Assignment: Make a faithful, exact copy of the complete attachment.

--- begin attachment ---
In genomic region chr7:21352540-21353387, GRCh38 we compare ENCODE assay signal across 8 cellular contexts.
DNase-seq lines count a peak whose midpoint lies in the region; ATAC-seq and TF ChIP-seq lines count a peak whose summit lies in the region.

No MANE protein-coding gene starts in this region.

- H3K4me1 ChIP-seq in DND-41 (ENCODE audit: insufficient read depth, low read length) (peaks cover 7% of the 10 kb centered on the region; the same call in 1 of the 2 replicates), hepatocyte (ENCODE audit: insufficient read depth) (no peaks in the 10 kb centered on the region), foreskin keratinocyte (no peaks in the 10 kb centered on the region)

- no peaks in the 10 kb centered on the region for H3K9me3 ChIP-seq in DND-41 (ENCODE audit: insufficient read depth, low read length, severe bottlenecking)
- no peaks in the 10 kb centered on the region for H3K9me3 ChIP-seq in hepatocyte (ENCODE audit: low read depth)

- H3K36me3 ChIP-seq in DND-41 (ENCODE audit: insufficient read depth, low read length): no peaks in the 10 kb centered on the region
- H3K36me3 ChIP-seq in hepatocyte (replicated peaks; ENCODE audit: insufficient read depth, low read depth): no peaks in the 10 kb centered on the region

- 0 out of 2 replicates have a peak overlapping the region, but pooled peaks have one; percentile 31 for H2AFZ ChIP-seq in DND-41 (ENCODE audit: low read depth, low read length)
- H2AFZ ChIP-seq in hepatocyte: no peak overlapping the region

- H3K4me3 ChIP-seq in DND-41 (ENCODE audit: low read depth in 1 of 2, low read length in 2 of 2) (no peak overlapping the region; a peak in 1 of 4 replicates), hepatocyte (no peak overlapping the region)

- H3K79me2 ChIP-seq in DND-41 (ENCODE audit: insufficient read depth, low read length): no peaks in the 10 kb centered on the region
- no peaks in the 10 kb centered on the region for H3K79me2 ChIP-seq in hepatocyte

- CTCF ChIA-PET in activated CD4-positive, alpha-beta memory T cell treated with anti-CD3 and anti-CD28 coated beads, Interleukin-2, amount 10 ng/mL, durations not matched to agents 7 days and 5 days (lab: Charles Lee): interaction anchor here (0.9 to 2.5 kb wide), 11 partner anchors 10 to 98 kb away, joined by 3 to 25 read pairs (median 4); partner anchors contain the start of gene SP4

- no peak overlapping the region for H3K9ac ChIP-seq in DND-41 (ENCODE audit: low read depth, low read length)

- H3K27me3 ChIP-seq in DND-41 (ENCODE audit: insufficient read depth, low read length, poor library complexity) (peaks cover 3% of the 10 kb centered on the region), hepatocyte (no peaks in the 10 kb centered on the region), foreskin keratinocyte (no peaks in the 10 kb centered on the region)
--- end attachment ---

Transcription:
In genomic region chr7:21352540-21353387, GRCh38 we compare ENCODE assay signal across 8 cellular contexts.
DNase-seq lines count a peak whose midpoint lies in the region; ATAC-seq and TF ChIP-seq lines count a peak whose summit lies in the region.

No MANE protein-coding gene starts in this region.

- H3K4me1 ChIP-seq in DND-41 (ENCODE audit: insufficient read depth, low read length) (peaks cover 7% of the 10 kb centered on the region; the same call in 1 of the 2 replicates), hepatocyte (ENCODE audit: insufficient read depth) (no peaks in the 10 kb centered on the region), foreskin keratinocyte (no peaks in the 10 kb centered on the region)

- no peaks in the 10 kb centered on the region for H3K9me3 ChIP-seq in DND-41 (ENCODE audit: insufficient read depth, low read length, severe bottlenecking)
- no peaks in the 10 kb centered on the region for H3K9me3 ChIP-seq in hepatocyte (ENCODE audit: low read depth)

- H3K36me3 ChIP-seq in DND-41 (ENCODE audit: insufficient read depth, low read length): no peaks in the 10 kb centered on the region
- H3K36me3 ChIP-seq in hepatocyte (replicated peaks; ENCODE audit: insufficient read depth, low read depth): no peaks in the 10 kb centered on the region

- 0 out of 2 replicates have a peak overlapping the region, but pooled peaks have one; percentile 31 for H2AFZ ChIP-seq in DND-41 (ENCODE audit: low read depth, low read length)
- H2AFZ ChIP-seq in hepatocyte: no peak overlapping the region

- H3K4me3 ChIP-seq in DND-41 (ENCODE audit: low read depth in 1 of 2, low read length in 2 of 2) (no peak overlapping the region; a peak in 1 of 4 replicates), hepatocyte (no peak overlapping the region)

- H3K79me2 ChIP-seq in DND-41 (ENCODE audit: insufficient read depth, low read length): no peaks in the 10 kb centered on the region
- no peaks in the 10 kb centered on the region for H3K79me2 ChIP-seq in hepatocyte

- CTCF ChIA-PET in activated CD4-positive, alpha-beta memory T cell treated with anti-CD3 and anti-CD28 coated beads, Interleukin-2, amount 10 ng/mL, durations not matched to agents 7 days and 5 days (lab: Charles Lee): interaction anchor here (0.9 to 2.5 kb wide), 11 partner anchors 10 to 98 kb away, joined by 3 to 25 read pairs (median 4); partner anchors contain the start of gene SP4

- no peak overlapping the region for H3K9ac ChIP-seq in DND-41 (ENCODE audit: low read depth, low read length)

- H3K27me3 ChIP-seq in DND-41 (ENCODE audit: insufficient read depth, low read length, poor library complexity) (peaks cover 3% of the 10 kb centered on the region), hepatocyte (no peaks in the 10 kb centered on the region), foreskin keratinocyte (no peaks in the 10 kb centered on the region)